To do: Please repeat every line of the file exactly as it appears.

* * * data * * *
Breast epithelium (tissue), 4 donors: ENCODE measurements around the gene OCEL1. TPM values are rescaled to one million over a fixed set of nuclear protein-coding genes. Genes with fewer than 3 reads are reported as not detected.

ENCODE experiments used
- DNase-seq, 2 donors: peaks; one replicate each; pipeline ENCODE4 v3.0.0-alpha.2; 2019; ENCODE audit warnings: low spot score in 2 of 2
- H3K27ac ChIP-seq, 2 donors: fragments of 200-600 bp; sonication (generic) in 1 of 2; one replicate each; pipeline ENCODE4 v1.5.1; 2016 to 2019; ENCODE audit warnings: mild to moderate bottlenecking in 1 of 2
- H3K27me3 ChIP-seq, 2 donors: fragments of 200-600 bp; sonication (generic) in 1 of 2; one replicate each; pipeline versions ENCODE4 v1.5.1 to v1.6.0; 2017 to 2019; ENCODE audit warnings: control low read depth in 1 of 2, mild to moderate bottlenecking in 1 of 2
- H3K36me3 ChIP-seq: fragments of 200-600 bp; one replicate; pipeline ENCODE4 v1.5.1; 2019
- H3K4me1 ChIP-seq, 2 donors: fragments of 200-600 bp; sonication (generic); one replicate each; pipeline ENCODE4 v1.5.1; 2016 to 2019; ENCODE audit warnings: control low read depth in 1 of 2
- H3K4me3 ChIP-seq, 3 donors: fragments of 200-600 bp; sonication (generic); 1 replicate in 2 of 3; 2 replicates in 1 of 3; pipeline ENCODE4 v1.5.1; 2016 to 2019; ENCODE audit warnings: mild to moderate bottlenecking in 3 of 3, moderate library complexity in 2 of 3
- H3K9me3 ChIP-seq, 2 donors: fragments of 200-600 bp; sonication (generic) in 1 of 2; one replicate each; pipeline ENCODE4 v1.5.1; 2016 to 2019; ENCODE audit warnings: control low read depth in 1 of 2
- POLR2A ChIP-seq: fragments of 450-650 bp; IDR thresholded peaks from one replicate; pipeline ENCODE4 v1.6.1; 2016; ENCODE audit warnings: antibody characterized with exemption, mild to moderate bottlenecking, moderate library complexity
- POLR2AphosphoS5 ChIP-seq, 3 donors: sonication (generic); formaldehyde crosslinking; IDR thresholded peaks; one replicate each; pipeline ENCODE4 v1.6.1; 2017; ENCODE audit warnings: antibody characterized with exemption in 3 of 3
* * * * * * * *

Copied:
Breast epithelium (tissue), 4 donors: ENCODE measurements around the gene OCEL1. TPM values are rescaled to one million over a fixed set of nuclear protein-coding genes. Genes with fewer than 3 reads are reported as not detected.

ENCODE experiments used
- DNase-seq, 2 donors: peaks; one replicate each; pipeline ENCODE4 v3.0.0-alpha.2; 2019; ENCODE audit warnings: low spot score in 2 of 2
- H3K27ac ChIP-seq, 2 donors: fragments of 200-600 bp; sonication (generic) in 1 of 2; one replicate each; pipeline ENCODE4 v1.5.1; 2016 to 2019; ENCODE audit warnings: mild to moderate bottlenecking in 1 of 2
- H3K27me3 ChIP-seq, 2 donors: fragments of 200-600 bp; sonication (generic) in 1 of 2; one replicate each; pipeline versions ENCODE4 v1.5.1 to v1.6.0; 2017 to 2019; ENCODE audit warnings: control low read depth in 1 of 2, mild to moderate bottlenecking in 1 of 2
- H3K36me3 ChIP-seq: fragments of 200-600 bp; one replicate; pipeline ENCODE4 v1.5.1; 2019
- H3K4me1 ChIP-seq, 2 donors: fragments of 200-600 bp; sonication (generic); one replicate each; pipeline ENCODE4 v1.5.1; 2016 to 2019; ENCODE audit warnings: control low read depth in 1 of 2
- H3K4me3 ChIP-seq, 3 donors: fragments of 200-600 bp; sonication (generic); 1 replicate in 2 of 3; 2 replicates in 1 of 3; pipeline ENCODE4 v1.5.1; 2016 to 2019; ENCODE audit warnings: mild to moderate bottlenecking in 3 of 3, moderate library complexity in 2 of 3
- H3K9me3 ChIP-seq, 2 donors: fragments of 200-600 bp; sonication (generic) in 1 of 2; one replicate each; pipeline ENCODE4 v1.5.1; 2016 to 2019; ENCODE audit warnings: control low read depth in 1 of 2
- POLR2A ChIP-seq: fragments of 450-650 bp; IDR thresholded peaks from one replicate; pipeline ENCODE4 v1.6.1; 2016; ENCODE audit warnings: antibody characterized with exemption, mild to moderate bottlenecking, moderate library complexity
- POLR2AphosphoS5 ChIP-seq, 3 donors: sonication (generic); formaldehyde crosslinking; IDR thresholded peaks; one replicate each; pipeline ENCODE4 v1.6.1; 2017; ENCODE audit warnings: antibody characterized with exemption in 3 of 3